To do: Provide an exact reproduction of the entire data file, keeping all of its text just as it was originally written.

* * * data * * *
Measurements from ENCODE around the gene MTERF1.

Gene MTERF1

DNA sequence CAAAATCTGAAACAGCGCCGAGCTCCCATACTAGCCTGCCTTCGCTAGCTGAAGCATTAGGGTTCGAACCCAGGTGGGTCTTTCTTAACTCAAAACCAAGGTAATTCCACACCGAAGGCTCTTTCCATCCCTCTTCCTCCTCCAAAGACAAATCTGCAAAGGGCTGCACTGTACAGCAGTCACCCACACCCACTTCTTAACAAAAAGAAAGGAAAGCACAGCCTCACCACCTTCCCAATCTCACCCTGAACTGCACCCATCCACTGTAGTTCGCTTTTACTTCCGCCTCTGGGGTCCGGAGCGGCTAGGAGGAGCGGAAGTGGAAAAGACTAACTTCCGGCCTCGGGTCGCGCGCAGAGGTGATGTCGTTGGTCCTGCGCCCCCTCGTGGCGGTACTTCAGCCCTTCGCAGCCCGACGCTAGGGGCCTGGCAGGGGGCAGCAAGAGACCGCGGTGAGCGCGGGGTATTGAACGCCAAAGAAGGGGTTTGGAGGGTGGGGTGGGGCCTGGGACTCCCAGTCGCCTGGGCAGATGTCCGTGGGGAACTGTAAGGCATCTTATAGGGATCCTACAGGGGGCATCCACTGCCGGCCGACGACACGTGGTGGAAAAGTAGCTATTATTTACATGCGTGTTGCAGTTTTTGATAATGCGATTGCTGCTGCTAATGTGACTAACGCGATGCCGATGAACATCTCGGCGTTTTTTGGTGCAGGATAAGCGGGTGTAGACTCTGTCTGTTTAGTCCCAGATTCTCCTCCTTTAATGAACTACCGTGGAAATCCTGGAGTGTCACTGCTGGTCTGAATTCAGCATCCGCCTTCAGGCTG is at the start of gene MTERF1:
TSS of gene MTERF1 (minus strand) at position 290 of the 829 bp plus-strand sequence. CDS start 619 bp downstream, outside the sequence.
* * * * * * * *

Measurements from ENCODE around the gene MTERF1.

Gene MTERF1

DNA sequence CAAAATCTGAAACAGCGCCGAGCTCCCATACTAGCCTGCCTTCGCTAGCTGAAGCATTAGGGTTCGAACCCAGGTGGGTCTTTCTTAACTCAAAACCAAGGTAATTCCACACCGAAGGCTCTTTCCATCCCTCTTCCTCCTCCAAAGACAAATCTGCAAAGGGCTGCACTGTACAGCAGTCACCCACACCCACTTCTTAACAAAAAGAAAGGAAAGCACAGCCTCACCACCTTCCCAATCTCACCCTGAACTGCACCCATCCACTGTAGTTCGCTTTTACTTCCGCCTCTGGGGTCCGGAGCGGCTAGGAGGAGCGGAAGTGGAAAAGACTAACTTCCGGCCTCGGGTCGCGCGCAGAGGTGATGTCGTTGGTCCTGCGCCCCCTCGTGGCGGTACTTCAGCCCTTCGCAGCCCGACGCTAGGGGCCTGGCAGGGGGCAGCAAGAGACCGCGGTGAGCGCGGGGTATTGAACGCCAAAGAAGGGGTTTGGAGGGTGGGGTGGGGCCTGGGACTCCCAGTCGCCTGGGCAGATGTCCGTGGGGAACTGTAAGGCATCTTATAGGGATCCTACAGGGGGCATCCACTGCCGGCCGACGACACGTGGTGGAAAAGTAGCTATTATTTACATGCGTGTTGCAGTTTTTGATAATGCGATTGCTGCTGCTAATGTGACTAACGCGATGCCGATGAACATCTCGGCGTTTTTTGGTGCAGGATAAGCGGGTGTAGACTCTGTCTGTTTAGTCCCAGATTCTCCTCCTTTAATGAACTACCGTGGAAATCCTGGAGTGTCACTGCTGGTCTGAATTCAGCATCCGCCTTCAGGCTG is at the start of gene MTERF1:
TSS of gene MTERF1 (minus strand) at position 290 of the 829 bp plus-strand sequence. CDS start 619 bp downstream, outside the sequence.